Rachel Coles’ use of science fiction and fantasy in Pazuzu’s Girl allows her to creatively convey a contemporary version of the immigrant family’s teen-parent cultural divide: the agility of youth in adapting, prejudices encountered, and the parental frustrations and foibles. Written in the action language and imagery style of a teen movie, the literally alien father, daughter and her peers also suffer the horrific overreaction of the single parent father with his super-temper and super-powers. Another theme is the daughter’s learning to respect and love a human student who isn’t so much hot and hip as genuinely supportive and caring. Pazuzu’s Girl raises a fundamental question for teens: when to obey a parent, and when parental commands must be set aside for the sake of survival.
More after the jump.
The relevance of this work, when paired with the following mitzvot, makes this book relevant for Hebrew high school and day school settings:
- The Fifth Commandment: Honor Parents — kibud av v’em. Educators and parents may want to have teens explore why this mitzvah doesn’t instead read unconditionally to “obey your parents” and neither is written in the Torah or tradition that one must love one’s parents. It is a good time to see that the Mishna, in the Kiddushin tractate, says this mitzvah requires a child to ensure their parents are, when unable to do so for themselves, fed, given fluids, dressed, shoed and transported as needed, and to understand this in synergy with the mitzvah of ezrat cholim — helping those who are ill or frail.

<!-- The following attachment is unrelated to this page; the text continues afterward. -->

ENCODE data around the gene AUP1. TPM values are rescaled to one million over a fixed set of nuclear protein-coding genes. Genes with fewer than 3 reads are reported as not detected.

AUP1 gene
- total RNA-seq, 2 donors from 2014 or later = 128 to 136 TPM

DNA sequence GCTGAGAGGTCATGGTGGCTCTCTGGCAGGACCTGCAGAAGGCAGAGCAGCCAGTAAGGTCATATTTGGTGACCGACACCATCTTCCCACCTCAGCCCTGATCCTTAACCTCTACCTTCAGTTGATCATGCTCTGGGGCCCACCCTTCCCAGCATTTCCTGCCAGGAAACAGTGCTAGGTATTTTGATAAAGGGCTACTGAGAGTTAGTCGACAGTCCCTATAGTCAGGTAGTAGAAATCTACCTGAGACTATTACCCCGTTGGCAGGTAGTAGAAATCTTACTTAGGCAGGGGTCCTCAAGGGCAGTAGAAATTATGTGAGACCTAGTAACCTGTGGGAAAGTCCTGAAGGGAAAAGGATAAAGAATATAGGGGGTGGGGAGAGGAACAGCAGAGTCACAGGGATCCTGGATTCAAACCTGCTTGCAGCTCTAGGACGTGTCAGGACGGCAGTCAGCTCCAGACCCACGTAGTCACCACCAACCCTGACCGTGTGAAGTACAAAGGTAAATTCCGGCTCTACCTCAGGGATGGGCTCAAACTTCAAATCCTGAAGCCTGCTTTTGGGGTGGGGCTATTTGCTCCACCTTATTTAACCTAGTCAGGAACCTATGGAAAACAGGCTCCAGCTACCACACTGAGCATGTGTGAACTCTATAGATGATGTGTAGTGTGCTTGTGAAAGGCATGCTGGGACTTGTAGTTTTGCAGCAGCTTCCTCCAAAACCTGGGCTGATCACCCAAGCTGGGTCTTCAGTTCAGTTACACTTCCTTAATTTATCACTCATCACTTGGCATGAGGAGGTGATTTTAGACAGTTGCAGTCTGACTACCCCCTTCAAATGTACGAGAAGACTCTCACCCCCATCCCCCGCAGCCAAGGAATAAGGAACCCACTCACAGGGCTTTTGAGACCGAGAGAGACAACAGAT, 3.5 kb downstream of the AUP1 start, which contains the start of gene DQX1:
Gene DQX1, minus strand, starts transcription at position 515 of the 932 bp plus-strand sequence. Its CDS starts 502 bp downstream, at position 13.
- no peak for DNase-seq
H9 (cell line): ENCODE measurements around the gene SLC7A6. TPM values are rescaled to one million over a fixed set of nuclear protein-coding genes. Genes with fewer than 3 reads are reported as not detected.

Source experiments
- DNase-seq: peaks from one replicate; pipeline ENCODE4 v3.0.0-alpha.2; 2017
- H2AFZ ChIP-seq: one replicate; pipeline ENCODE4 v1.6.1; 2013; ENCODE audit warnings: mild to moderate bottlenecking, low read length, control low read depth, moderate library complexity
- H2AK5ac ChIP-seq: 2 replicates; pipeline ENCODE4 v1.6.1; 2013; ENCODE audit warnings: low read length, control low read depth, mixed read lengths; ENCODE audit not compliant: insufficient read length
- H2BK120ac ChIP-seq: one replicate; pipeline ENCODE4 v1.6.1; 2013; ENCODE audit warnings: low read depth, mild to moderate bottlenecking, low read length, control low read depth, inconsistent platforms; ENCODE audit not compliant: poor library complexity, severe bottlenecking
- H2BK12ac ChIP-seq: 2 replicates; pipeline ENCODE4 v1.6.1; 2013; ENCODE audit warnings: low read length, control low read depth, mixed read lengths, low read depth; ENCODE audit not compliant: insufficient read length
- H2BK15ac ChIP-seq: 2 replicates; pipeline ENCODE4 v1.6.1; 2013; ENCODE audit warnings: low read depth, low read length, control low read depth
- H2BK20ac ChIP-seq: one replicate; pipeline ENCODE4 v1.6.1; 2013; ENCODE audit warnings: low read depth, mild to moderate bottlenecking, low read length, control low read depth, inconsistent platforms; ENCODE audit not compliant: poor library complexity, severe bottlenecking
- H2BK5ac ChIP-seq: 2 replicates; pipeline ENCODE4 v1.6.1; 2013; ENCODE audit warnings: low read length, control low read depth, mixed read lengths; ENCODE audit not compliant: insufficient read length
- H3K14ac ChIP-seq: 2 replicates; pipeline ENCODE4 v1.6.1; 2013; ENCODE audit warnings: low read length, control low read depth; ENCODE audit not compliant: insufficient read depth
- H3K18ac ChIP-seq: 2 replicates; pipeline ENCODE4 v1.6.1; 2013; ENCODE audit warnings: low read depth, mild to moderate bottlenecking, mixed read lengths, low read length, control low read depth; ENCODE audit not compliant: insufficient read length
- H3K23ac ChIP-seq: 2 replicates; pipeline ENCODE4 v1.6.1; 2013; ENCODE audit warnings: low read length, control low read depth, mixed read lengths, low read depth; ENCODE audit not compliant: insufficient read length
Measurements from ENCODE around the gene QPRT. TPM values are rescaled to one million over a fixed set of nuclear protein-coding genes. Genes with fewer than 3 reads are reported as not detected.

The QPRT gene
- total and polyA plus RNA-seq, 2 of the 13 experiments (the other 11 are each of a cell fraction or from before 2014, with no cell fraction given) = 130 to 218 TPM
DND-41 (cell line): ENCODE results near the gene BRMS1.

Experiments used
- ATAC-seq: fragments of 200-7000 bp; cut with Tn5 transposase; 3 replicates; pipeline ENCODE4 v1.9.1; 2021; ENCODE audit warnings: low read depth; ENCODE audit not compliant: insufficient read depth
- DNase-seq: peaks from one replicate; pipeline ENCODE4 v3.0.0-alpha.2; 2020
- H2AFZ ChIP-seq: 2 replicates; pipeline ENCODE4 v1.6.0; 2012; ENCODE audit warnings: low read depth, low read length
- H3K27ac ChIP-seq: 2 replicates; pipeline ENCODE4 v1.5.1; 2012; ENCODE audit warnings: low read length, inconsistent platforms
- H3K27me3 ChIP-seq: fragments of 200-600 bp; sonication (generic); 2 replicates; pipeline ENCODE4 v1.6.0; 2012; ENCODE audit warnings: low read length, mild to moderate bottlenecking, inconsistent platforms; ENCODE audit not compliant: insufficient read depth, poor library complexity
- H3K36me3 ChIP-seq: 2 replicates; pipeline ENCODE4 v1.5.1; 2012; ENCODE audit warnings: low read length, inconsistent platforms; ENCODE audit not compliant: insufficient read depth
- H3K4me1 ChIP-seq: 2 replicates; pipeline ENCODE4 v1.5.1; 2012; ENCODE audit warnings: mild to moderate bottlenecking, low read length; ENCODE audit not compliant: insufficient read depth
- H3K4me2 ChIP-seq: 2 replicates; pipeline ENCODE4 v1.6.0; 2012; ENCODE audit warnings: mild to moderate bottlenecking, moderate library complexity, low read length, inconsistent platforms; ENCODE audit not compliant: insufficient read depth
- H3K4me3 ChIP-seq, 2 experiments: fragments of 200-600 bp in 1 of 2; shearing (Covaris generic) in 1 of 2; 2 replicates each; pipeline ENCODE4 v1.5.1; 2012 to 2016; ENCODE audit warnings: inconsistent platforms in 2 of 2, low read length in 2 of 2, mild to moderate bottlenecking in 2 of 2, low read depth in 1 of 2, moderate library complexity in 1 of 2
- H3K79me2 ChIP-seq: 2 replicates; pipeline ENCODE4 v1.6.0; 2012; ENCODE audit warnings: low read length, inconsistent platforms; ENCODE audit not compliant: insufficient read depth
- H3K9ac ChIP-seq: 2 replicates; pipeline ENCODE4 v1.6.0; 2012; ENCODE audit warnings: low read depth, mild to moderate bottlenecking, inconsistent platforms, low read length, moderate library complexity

- Another traditional take is to associate the mitzvah of hakarat ha-tov (acknowledging the good) with honoring one’s parents, naming the good they have done and acknowledging it to them and others. This is while they are alive, and also after their souls have ascended in death, through saying Kaddish and philanthropy honoring them by name. Our sages teach that this leads us to the mitzvah of yirat ha-shem (God fearing): the awesome/fearsome way of nature, divinely amazing and sometimes very hard to accept.
- The mitzvah of survival, pikuakh nefesh (soul watching) — saving a life, your own first, and then others. Here is where our sages temper the mitzvah of kibud av v’em, such that if they put you at risk with their actions, then you must act to save yourself.
Somehow secondary to the well-drawn, strong emotions of the main characters, is a plot originating from ancient Mesopotamian myths, involving a “Tablet of Destiny” that must not be found by those who would destroy the world: Pazuzu — the demon of plague, Enlil, and many other period names of gods and leaders, and even a demoness, known for killing children. A museum adventure, to learn about cultures from the times before and during the development of Judaism, could be another meaningful adjunct activity.
The author does call a bit too much on recent popular culture to have the volume stand the test of time, and the father’s ability to turn into a host of grasshoppers would likely send Michael Creighton fans into fond recollections of some of the devices in his works. But for now and all-in-all, Rachael Coles is an author to watch. Pazuzu’s Girl is a well-articulated young-adult novel, from an author with a great imagination and awareness of the challenges brought on during teenage years in the Western World. The book is available in paperback and Kindle editions.